Sunday, November 15, 2015

Economic Theory

So, when Bernie is President and directs the states to raise the minimum wage for the unskilled work force of the United States how exactly will that work?  Will he, as the Chief Socialist, mandate the increase through executive order, forcing the states to bend to his will, will he use his populist appeal to persuade the many states to institute social change, or will he persuade the Congress to implement a new national standard?  Regardless of the route, what will be the wonderful social benefit?
Will the number of jobs increase?  Will the overall prosperity of the middle class increase?  Will outsourcing of US manufacturing, returning to our country all those jobs we have sent to the impoverished third world countries end?  Will there be a trickle up windfall, where skilled middle class workers will see proportional wage increases?  Will the poor suddenly collectively rise out of poverty and shed the burden of being poor?  Will the nation embrace the benefits of paying more for day to day commodities like food, energy, transportation, and taxes to reverse the number one threat to national security – and green up America by eliminating our carbon foot print through the more expensive green energy sources?
Forgive me but I am at a loss at how this will do anything more than make Mr. Sanders and his supporters feel good, and briefly provide disposable income from those who have demonstrated an inability look beyond today and progress beyond the poverty level.  Experience with minimum wage legislation shows it provides only a short-term benefit and does nothing to actually improve the quality of life for those who work the jobs that earn only minimum wage.  It will in all likelihood make the overall cost of living go up for both the poor and the middle class.  The rich?  Well they don’t spend most of their money on disposable purchases anyway so they’ll be okay.
I can remember when the Republican candidate for President, was roundly condemned by the left for his “trickle down” theory of wealth creation.  At the time I placed as much credence in candidate Reagan as I do in candidate Sanders.  The difference is Reagan promised to make government smaller.  He broke that promise but did win the cold war without firing a shot.  My fear with candidate Sanders is he promises to make government bigger, that is a pretty easy promise to keep and I’m afraid he will suceed.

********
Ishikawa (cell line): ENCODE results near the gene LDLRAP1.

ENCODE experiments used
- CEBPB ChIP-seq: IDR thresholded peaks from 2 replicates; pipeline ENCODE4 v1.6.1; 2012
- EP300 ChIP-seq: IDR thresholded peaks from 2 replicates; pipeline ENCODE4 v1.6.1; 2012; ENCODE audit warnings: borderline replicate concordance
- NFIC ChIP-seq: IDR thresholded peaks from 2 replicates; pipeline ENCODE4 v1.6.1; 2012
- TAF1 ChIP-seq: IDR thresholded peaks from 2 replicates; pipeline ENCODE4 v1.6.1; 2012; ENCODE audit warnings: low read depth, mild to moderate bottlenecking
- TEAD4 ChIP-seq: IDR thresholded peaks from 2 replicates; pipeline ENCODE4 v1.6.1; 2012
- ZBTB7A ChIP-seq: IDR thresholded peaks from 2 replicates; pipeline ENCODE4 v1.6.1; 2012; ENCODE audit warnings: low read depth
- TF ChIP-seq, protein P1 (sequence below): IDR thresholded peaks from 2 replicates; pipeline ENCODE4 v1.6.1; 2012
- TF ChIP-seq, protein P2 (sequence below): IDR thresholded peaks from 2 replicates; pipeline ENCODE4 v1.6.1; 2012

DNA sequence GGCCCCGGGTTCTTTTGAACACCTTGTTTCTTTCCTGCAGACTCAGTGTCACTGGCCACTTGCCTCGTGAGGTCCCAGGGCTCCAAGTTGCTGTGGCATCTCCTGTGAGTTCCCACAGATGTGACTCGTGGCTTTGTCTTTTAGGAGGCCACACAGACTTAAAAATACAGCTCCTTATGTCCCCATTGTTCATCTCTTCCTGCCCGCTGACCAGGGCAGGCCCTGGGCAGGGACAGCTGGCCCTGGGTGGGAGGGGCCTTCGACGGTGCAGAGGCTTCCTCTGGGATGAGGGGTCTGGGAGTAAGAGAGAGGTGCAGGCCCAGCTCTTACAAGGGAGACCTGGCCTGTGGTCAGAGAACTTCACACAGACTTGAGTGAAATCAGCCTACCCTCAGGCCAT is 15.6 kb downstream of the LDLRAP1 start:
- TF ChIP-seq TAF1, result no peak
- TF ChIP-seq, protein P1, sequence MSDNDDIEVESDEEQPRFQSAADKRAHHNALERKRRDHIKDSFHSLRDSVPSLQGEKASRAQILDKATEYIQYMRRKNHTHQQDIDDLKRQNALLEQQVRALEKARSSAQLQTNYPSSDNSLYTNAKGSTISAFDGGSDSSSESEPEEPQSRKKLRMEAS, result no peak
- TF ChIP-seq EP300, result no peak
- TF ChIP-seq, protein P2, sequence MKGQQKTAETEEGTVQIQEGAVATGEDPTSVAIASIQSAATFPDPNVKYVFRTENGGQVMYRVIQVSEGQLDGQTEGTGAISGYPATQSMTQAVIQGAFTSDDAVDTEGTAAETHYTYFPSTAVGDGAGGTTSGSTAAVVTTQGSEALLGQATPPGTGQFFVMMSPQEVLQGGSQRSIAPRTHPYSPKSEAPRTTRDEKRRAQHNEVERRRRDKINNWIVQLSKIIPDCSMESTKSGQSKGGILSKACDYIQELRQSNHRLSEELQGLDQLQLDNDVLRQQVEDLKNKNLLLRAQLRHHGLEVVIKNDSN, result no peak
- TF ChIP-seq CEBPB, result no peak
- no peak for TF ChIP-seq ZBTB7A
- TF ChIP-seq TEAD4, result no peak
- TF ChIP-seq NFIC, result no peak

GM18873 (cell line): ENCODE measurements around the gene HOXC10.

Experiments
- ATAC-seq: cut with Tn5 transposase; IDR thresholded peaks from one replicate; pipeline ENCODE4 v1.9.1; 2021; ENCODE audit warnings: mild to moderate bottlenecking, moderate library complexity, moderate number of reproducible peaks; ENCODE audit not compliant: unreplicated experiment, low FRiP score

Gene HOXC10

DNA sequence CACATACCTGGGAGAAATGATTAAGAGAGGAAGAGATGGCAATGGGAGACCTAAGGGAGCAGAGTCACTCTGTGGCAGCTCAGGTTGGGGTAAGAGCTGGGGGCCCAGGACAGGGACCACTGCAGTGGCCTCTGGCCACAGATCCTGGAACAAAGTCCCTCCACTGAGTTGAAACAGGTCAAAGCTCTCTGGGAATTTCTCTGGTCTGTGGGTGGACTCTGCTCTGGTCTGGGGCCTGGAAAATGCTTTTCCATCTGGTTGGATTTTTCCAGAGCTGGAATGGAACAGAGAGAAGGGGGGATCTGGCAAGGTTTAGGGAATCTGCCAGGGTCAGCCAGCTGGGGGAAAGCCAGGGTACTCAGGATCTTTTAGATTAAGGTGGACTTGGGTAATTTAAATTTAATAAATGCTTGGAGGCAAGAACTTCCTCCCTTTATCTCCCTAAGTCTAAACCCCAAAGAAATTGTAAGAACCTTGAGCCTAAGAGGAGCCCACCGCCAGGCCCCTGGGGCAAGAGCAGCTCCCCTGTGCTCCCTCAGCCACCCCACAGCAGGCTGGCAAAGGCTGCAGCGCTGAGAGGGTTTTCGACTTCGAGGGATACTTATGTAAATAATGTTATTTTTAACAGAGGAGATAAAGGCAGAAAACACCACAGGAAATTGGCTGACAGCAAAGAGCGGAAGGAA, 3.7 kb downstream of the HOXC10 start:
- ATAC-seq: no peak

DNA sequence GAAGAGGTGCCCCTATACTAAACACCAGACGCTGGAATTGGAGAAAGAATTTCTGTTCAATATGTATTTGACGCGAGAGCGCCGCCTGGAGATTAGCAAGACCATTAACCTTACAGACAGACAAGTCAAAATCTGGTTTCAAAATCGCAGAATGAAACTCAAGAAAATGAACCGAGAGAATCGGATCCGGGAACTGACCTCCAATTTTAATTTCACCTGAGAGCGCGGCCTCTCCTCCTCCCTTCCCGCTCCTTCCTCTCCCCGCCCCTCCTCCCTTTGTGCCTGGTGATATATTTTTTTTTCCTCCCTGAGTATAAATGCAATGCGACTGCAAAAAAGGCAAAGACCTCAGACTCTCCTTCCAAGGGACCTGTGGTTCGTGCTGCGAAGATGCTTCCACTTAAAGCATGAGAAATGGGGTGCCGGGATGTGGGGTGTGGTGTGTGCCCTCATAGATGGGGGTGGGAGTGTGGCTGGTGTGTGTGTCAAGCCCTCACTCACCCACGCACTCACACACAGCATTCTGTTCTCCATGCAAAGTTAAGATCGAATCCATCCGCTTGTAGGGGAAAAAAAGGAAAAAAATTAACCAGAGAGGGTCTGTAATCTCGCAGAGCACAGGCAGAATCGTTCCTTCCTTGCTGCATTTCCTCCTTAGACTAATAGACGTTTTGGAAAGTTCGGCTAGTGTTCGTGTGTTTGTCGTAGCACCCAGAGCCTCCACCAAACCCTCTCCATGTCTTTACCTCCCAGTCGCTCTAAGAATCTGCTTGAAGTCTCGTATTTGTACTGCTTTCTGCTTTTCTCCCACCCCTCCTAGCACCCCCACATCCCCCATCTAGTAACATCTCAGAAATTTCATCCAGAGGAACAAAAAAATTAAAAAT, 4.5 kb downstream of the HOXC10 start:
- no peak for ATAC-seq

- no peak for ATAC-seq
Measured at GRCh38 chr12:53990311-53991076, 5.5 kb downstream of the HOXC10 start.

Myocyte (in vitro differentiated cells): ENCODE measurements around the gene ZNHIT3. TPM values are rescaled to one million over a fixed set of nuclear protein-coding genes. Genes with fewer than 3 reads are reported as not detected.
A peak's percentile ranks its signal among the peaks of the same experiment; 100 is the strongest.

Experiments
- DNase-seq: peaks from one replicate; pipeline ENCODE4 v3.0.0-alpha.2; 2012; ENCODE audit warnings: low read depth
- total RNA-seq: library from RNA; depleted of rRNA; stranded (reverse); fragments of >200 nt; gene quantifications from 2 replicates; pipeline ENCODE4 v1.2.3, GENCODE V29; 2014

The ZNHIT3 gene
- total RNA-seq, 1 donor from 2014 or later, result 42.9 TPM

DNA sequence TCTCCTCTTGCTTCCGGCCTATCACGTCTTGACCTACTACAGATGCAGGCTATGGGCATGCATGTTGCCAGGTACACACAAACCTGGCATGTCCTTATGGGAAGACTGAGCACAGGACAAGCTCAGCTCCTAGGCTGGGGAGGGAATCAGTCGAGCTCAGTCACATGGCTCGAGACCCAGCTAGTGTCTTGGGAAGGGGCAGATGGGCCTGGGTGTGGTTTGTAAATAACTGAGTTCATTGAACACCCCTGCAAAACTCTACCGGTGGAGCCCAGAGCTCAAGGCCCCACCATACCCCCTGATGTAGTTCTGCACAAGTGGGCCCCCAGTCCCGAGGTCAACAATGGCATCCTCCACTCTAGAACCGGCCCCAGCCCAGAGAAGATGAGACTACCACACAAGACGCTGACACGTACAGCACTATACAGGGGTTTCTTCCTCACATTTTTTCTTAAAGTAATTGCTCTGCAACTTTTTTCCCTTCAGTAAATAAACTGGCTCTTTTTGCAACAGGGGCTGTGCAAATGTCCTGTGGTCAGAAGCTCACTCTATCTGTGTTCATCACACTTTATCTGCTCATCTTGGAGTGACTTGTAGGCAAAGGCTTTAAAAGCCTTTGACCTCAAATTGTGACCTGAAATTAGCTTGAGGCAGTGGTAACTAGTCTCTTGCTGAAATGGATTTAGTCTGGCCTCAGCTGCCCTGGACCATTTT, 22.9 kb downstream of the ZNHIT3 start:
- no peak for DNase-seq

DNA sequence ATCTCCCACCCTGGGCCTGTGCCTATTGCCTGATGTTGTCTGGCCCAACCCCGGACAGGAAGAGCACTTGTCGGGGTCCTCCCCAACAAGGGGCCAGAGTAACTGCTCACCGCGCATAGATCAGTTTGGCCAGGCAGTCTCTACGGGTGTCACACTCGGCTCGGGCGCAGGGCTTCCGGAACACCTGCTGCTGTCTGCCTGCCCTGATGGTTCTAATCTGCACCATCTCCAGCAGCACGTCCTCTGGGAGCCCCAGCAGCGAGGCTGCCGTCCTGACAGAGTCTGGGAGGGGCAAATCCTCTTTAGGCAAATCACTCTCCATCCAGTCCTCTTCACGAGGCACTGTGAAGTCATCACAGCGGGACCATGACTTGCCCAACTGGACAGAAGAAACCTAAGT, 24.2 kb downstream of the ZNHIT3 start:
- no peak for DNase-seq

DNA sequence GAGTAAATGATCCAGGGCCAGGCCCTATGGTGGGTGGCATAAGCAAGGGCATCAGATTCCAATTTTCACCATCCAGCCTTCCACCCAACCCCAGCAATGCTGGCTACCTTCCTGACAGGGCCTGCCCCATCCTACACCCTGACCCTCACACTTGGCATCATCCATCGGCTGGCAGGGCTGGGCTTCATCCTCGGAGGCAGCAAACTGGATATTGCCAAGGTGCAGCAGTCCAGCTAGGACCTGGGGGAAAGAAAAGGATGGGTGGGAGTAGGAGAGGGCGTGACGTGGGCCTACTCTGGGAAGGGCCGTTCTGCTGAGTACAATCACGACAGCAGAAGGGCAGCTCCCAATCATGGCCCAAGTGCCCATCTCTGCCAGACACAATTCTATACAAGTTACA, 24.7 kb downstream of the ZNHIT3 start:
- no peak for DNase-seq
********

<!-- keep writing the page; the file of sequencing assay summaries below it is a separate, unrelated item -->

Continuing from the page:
Yet here we are now some 30 years later with the traditional arguments of socialism versus capitalism as if the involvement of the government is somehow not at fault for the the income disparity.  According to the Democrats, and their enlightened spokespeople, it is a single parties fault.  I am sorry, but simple observation proves otherwise.  Each time our government involves itself in social engineering and economic “fine tuning” we see a shift towards greater economic disparity.  It really doesn’t matter if it is the Congress’s fault through legislation, a result Presidential fiat, or the Federal Reserve’s regulation.  It doesn’t matter if the motivation comes from capitalist or socialist influence, in the end the results are the same.  The poor become more dependent on social welfare, the rich find ways to shelter their wealth, and the middle class is caught between the two.
Wouldn’t it be far better to focus on eliminating wage disparity within the specific social groups.  For example, should a tenured university professor have a better life than an inner city kindergarten teacher challenged to instill the fundamentals of language, math and science to children who’ve never see the printed word, or come from a single parent home with no resources?  Who, ultimately, will have the greater influence on our next generation?  Both have college degrees, both have families, both have obligations and expectations yet one earns between $30,000 and (if lucky $60,000) while the other may bring in over $200,000.  This fact alone is one of the reasons college education has become so expensive.  If as Senator Sanders suggests, we are to have free college then the only way to accomplish that is to pay college professors and administers a “living wage” of $15.00 an hour.  I wonder what kind of education system that would provide?

1 comment:

EMax said...

Totally agree with you on this one John!

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